In performing an entire symphony as complex and challenging as this iconic masterpiece, the Orchestra of Southern Utah has again demonstrated its artistic strength and maturity.  To be sure, the attentive listener heard a few small wobblings in the performance.  But why obsess over trivial blemishes in a musical canvas this large and majestic?  Better by far to risk a minor defect here and there than to settle for the safety of a truncated work of only a movement or two.  By performing this masterwork in toto and by playing it perhaps not perfectly but extremely well, Dr. Lambert and the orchestra have given the music lovers of Cedar City a new reason to give thanks for the tradition OSU is building. 

And part of the thanks for an evening opening a multi-faceted perspective on the treasures of Nature properly goes to the George S. and Delores Doré Eccles Foundation, a sponsor or this delightful evening of music.  Such generous support of the arts enriches the entire community. 

Wednesday, November 2, 2016

Musical Favorites Captures a Natural Legacy!

(poster design by Rollan Fell)

Written by Kristin Beauchamp-Butt

As the mountains and parks around Cedar City color with the glory of fall, the Orchestra of Southern Utah presents Natural Legacy on November 10. The concert, filled with the imagery of powerful storms, peaceful streams, and beautiful landscapes, features music themed around the great outdoors. The performance begins at 7:30 p.m. in the Heritage Theater and is conducted by Adam Lambert.

Nature has long inspired the works of artists the world over. Beethoven enjoyed walks in the countryside and immortalized his experiences with his Sixth Symphony. The challenging piece is performed in its entirety, allowing the listener to stroll alongside as the mood shifts from the cheerful enthusiasm of entering the fresh air of the country, to the restful pause of a moment beside a brook, to the exuberance of a dance that is ended by a thunderstorm, and finally to thankful relief with the passing of the storm.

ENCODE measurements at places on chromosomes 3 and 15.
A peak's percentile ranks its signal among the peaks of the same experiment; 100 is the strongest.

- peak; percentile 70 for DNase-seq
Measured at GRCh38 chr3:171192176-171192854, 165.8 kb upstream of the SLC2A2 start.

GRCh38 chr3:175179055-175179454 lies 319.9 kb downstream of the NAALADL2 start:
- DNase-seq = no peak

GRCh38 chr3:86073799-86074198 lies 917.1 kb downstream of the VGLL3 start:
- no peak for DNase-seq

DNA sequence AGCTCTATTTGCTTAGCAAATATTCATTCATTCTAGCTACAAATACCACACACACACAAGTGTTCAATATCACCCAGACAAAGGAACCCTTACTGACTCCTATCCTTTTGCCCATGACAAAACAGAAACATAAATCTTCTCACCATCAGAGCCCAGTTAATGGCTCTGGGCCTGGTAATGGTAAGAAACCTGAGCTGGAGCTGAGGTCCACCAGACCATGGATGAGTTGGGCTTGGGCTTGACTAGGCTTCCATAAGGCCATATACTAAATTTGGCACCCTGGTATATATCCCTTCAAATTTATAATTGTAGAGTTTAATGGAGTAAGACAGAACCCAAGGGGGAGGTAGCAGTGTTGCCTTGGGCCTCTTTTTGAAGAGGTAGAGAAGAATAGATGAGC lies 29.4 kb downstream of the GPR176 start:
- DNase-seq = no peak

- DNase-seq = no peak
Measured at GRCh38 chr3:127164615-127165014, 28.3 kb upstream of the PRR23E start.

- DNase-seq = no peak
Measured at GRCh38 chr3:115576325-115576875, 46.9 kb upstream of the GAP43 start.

With consistent request from audience members, Vivaldi’s highly popular Autumn from The Four Seasons will be performed. The Four Seasons are Vivaldi’s most successful composition and, at time of publication, included poems to be presented alongside the music. The poems assist the audience in visualizing the elements of each season that Vivaldi sought to convey. Heather Wilhelm performs the violin solo. Wilhelm is an active performer with the group Wilhelm, serves as OSU concertmistress, and teaches a large studio of violin students.

The beautiful Flower Duet by Léo Delibes captures one of the loveliest melodies of the Romantic era. The piece originates from his opera, Lakmé, and is performed as two women collect flowers along a riverbank. Jackie Jackson and Terri Metcalf Petersen sing the familiar duet. Both are active vocal soloists and teachers. Jackson teaches at SUU and Dixie University in addition to directing In Jubilo and the Chorale for OSU. Petersen teaches voice at Dixie University and has been a soloist with OSU in previous concerts.

Tickets are available at the Cedar City Heritage Theater Box Office by calling 435-865-2882 or online at Admission is $10 for adults, $5 for students, and $30 for groups up to 6. Because evening concerts are recorded, it is requested that babies and children under the age of six not attend. Children over the age of six are welcome at all OSU concerts with adult supervision. For more information, please visit, call the Orchestra of Southern Utah at (435) 233-8213, or email

Pre-concert lecture at 7:00 with Dr. James Harrison.

Preview music with links at